16. Lerín C, Montell E, Nolasco T, Clark C, Brady M, Newgard C, Gómez-Foix A: Regulation and function of the muscle glycogen-targeting subunit of protein phosphatase 1 (GM) in human muscle cells depends on the COOH-terminal region and glycogen content.

    Diabetes 2003, 52(9):2221-2226. PubMed Abstract | Publisher Full Text OpenURL

  17. Crosson S, Khan A, Printen J, Pessin J, Saltiel A: PTG gene deletion causes impaired glycogen synthesis and developmental insulin resistance.

    J Clin Invest 2003, 111(9):1423-1432. PubMed Abstract | Publisher Full Text | PubMed Central Full Text OpenURL

  18. Lerín C, Montell E, Berman H, Newgard C, Gómez-Foix A: Overexpression of protein targeting to glycogen in cultured human muscle cells stimulates glycogen synthesis independent of glycogen and glucose 6-phosphate levels.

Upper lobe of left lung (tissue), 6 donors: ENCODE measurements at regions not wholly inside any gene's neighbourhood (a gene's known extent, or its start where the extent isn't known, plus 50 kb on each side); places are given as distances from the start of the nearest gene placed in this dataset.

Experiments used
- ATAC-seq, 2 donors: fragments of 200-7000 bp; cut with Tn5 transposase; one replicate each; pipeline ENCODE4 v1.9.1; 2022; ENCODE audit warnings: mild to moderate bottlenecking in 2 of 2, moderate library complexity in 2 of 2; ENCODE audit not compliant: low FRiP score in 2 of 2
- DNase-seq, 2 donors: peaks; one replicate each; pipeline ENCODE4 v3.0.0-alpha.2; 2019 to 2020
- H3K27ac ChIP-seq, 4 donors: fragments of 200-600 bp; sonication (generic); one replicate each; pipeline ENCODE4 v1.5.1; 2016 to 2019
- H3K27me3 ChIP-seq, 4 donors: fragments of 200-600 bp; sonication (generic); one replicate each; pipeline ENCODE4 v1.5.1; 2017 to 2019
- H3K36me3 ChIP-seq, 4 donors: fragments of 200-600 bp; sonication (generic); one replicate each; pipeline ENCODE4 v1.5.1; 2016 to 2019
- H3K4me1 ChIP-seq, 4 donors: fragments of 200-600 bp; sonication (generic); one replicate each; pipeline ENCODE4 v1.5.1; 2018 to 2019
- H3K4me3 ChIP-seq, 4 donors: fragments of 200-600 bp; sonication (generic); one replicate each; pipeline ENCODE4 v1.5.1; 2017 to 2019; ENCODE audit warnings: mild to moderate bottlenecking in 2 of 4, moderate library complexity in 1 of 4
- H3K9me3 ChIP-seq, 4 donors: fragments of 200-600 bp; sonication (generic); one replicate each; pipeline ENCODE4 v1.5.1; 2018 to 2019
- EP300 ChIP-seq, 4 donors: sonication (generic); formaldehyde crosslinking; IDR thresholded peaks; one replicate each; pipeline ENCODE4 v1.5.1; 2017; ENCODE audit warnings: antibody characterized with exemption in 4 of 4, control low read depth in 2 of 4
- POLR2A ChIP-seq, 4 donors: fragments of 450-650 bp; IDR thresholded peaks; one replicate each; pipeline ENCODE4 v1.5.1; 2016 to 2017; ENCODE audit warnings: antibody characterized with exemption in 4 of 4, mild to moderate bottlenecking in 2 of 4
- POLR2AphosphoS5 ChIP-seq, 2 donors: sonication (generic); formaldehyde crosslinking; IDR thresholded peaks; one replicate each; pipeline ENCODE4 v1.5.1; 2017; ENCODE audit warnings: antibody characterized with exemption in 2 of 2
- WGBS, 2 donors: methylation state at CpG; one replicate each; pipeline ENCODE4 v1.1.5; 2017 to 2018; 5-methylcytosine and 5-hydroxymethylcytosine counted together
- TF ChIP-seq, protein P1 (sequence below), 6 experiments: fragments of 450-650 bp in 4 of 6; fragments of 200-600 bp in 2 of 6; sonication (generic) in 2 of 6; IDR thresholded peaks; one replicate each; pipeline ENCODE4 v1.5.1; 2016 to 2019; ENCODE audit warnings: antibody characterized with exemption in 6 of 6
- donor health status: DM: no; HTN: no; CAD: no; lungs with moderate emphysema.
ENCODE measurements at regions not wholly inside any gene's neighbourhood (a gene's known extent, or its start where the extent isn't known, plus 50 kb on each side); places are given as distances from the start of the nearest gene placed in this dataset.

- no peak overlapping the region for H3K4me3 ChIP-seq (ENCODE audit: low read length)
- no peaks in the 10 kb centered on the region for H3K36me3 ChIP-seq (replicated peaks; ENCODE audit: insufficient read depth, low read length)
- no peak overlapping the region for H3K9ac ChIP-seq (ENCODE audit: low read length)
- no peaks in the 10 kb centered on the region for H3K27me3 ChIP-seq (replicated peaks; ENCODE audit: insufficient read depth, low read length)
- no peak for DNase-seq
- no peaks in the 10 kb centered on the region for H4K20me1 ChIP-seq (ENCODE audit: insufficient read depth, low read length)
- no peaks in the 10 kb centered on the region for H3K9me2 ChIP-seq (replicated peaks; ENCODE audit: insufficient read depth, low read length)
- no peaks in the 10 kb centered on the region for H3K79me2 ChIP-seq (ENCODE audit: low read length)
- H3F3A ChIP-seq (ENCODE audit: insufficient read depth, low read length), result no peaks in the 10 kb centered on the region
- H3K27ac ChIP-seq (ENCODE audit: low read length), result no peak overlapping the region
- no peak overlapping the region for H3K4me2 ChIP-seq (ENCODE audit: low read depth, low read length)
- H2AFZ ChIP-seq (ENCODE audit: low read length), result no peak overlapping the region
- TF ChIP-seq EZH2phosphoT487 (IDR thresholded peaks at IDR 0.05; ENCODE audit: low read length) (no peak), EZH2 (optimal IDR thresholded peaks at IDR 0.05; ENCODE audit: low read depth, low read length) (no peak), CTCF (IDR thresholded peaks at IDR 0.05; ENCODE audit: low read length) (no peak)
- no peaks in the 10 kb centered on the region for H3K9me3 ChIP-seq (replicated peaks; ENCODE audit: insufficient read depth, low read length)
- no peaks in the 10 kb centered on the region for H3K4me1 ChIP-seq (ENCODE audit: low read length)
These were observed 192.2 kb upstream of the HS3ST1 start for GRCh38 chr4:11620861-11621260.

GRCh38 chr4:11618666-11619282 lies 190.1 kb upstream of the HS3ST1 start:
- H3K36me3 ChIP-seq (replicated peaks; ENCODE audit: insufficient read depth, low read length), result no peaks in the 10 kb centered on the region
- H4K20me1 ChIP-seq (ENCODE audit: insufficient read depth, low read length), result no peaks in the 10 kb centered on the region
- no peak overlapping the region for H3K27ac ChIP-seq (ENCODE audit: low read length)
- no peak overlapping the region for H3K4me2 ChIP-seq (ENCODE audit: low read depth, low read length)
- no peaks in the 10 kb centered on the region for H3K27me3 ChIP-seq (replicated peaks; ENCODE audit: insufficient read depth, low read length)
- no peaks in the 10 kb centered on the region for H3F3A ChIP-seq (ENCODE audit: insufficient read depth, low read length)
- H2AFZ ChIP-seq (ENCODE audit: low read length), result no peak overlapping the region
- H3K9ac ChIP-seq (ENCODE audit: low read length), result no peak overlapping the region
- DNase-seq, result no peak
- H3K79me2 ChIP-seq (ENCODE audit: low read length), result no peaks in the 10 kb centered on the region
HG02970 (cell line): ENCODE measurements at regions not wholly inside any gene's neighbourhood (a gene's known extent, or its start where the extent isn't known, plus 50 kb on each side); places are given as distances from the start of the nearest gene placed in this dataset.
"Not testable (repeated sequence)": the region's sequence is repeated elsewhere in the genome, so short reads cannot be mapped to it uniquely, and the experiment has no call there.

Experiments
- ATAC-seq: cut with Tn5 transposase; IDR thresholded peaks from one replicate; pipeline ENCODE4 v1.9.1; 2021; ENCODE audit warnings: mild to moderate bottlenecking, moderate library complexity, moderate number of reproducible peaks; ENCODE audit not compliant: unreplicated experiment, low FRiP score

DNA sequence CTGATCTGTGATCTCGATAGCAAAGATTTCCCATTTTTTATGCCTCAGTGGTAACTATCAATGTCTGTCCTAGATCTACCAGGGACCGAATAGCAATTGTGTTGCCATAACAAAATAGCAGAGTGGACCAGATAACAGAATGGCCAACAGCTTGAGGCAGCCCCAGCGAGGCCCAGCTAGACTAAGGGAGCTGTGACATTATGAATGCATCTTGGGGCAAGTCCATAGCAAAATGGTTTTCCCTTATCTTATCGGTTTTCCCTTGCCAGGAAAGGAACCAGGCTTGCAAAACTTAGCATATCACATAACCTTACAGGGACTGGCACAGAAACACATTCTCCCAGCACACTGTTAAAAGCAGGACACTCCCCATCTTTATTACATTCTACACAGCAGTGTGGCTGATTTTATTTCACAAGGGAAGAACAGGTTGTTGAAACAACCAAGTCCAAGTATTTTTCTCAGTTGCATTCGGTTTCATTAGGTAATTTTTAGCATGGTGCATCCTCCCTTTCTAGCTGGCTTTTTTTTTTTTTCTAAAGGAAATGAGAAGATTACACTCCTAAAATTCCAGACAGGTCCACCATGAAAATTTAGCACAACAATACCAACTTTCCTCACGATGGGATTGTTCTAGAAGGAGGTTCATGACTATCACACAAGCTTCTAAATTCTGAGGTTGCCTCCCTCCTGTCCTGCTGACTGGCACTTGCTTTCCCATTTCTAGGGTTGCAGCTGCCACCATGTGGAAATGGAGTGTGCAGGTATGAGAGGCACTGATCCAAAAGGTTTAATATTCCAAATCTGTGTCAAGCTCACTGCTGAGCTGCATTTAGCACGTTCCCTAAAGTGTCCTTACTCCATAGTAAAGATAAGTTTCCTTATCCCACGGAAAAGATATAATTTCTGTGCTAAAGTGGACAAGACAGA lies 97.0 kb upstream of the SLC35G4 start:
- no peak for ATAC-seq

J Biol Chem 2000, 275(51):39991-39995. PubMed Abstract | Publisher Full Text OpenURL

  19. Montori-Grau M, Guitart M, Lerin C, Andreu A, Newgard C, García-Martínez C, Gómez-Foix A: Expression and glycogenic effect of glycogen-targeting protein phosphatase 1 regulatory subunit GL in cultured human muscle.

    Biochem J 2007, 405(1):107-113. PubMed Abstract | Publisher Full Text | PubMed Central Full Text OpenURL

  20. Tang PM, Bondor JA, Swiderek KM, DePaoli-Roach AA: Molecular cloning and expression of the regulatory (RG1) subunit of the glycogen-associated protein phosphatase.

    J Biol Chem 1991, 266(24):15782-15789. PubMed Abstract | Publisher Full Text OpenURL

  21. Sacchetto R, Bovo E, Donella-Deana A, Damiani E: Glycogen- and PP1c-targeting subunit GM is phosphorylated at Ser48 by sarcoplasmic reticulum-bound Ca2+-calmodulin protein kinase in rabbit fast twitch skeletal muscle.

    J Biol Chem 2005, 280(8):7147-7155. PubMed Abstract | Publisher Full Text OpenURL

  22. Raymond F, Métairon S, Kussmann M, Colomer J, Nascimento A, Mormeneo E, García-Martínez C, Gómez-Foix A: Comparative gene expression profiling between human cultured myotubes and skeletal muscle tissue.

    BMC Genomics 2010, 11:125. PubMed Abstract | BioMed Central Full Text | PubMed Central Full Text OpenURL